With “hyperservice” comes “servification”
I lied. Or at least, I didn’t tell the whole truth. In the last column, here in +innovation, I spoke of hyperservice, an up-and-coming new service. It was only half of the new service. The other half, where I didn’t tell the whole truth, is servification.
Brita, the German water filter manufacturer, is a good example. You know the ones I mean. It a technology that makes water taste better, but in exchange demands the periodic replacement of filters because they wear out. This company has invented a system that, through its connection to wifi (and to Amazon), detects when the filters get worn out and automatically contacts the company directly to send new ones.
The client hasn’t done anything. The machine has done it for them
Samsung has done the same with a printer using the same technology. When the ink cartridges are running out, it orders new ones from the company. And you’re saying you haven’t heard the word biped, or human? It’s because here the client hasn’t done anything. The machine has done it for them.
Don’t you hate having to buy a machine you will only use once or rarely? At the home hardware supply chain Home Depot they have started to rent some of the tools they previously only sold. Let’s take the case of a saw to cut aluminum siding. I don’t know about you, but I imagine that I would use it at best once (or never). Well, at this store, a paradise for DIY-lovers, they have seen that there is a business opportunity in renting, in addition to selling. And this idea keeps growing.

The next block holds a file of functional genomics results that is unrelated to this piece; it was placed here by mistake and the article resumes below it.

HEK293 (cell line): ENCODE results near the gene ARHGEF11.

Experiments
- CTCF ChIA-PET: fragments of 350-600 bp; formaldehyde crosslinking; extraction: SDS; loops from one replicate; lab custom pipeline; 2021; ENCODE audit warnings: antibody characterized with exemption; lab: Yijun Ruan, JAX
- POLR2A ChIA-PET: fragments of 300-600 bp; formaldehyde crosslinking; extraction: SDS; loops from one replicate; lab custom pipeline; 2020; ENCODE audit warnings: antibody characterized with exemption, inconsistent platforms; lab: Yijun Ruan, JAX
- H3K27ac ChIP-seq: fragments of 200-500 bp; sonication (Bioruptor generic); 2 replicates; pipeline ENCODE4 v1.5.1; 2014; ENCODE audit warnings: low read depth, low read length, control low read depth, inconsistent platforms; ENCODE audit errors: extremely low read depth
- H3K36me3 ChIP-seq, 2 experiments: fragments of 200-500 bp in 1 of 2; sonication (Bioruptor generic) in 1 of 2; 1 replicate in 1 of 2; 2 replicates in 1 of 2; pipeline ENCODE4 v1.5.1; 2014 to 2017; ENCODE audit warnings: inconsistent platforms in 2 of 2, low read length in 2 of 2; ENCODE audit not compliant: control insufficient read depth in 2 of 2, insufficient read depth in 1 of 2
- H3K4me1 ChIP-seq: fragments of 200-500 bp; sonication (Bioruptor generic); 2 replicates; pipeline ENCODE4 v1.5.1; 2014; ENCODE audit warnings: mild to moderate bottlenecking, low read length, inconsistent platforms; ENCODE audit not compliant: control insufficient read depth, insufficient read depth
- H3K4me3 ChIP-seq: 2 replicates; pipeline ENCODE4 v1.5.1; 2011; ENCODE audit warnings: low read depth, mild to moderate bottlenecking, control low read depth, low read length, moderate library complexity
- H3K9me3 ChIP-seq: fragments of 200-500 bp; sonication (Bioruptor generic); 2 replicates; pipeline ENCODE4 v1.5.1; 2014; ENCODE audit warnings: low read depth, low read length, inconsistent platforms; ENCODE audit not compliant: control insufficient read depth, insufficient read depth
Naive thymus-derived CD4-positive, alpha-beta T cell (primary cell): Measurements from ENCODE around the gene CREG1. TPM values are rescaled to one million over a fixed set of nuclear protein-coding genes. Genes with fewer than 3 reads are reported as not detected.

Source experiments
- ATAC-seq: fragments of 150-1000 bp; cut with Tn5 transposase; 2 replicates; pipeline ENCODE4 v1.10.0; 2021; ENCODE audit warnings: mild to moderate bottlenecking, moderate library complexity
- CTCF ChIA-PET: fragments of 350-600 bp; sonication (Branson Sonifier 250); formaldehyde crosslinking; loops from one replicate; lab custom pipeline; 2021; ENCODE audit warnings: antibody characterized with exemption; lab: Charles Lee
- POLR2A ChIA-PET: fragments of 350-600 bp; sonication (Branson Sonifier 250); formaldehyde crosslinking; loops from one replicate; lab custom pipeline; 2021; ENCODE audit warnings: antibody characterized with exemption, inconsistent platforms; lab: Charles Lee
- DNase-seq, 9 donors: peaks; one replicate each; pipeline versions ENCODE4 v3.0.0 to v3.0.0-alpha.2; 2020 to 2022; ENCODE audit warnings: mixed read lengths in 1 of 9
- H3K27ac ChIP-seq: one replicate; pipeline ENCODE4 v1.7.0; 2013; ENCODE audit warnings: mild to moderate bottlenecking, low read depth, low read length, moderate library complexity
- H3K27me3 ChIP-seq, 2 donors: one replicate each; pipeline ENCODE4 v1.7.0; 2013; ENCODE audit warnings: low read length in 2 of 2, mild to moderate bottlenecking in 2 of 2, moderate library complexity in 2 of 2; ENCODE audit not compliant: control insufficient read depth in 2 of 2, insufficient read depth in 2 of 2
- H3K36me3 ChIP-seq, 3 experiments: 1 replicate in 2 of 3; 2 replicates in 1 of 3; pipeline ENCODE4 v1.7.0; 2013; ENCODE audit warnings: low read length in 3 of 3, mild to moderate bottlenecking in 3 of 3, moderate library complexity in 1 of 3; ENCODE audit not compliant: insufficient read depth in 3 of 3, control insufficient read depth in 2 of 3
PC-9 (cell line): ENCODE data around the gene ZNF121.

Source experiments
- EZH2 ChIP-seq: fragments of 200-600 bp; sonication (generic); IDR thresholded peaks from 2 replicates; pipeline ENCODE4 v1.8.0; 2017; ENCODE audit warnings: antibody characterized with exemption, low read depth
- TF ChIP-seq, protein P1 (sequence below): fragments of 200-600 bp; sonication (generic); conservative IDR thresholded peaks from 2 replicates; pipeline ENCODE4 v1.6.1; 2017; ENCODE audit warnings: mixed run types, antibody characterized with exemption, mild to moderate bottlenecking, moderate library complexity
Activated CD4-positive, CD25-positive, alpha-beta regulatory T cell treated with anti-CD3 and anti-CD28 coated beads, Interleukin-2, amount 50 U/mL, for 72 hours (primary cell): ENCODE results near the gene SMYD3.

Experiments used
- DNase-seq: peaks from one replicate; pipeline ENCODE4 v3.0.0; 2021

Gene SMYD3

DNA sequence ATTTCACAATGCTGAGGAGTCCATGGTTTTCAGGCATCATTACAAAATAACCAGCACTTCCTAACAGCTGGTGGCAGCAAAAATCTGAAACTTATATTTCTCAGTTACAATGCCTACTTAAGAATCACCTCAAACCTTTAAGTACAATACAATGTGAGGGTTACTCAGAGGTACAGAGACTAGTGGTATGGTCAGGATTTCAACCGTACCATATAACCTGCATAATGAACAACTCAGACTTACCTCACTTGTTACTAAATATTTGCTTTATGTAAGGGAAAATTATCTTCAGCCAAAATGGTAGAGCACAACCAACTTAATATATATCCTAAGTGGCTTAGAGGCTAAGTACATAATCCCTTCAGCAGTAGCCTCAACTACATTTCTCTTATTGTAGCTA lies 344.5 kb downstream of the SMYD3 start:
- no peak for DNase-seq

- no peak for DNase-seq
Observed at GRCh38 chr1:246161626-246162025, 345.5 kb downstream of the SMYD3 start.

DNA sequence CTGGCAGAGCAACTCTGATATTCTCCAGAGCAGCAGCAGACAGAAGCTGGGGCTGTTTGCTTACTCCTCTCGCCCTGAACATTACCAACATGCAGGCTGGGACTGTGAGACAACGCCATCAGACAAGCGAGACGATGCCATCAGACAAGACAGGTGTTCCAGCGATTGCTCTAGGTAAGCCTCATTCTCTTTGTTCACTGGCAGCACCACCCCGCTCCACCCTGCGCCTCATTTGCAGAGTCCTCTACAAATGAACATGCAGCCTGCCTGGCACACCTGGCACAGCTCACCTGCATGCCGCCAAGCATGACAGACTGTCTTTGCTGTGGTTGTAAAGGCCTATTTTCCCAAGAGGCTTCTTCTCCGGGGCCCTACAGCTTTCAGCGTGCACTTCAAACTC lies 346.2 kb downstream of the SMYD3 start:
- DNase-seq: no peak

Another example is the car manufacturer Audi. In Sweden, they are doing a pilot test, where several people share a car. Through a shared calendar, they reserve the use of the car and pay a fixed cost for the service (using the car) and a variable cost depending on their usage time.
To charge is the key word. To capture value.
What do these ideas have in common? They are imaginative value proposals to open innovative and creative paths in business management. In part, it’s a step from selling to renting. For example, thanks to connectivity, we can create new value in an object in a way that was impossible before. It’s about doing something new and different, and charging for it.
And this is not trivial. Because you must be inventive to generate client interest without altering the company. It’s a deep change for the company that dares to attempt it.
To charge is the key word. To capture value. There, too, lies perhaps the principal difference with hyperservice, where normally you don’t charge for that which you do more intensely.
And thankfully, I can sleep now. I’m relaxed. Since my last article came out I haven’t slept. I don’t like to lie. I like hyperservice and servification. The new service.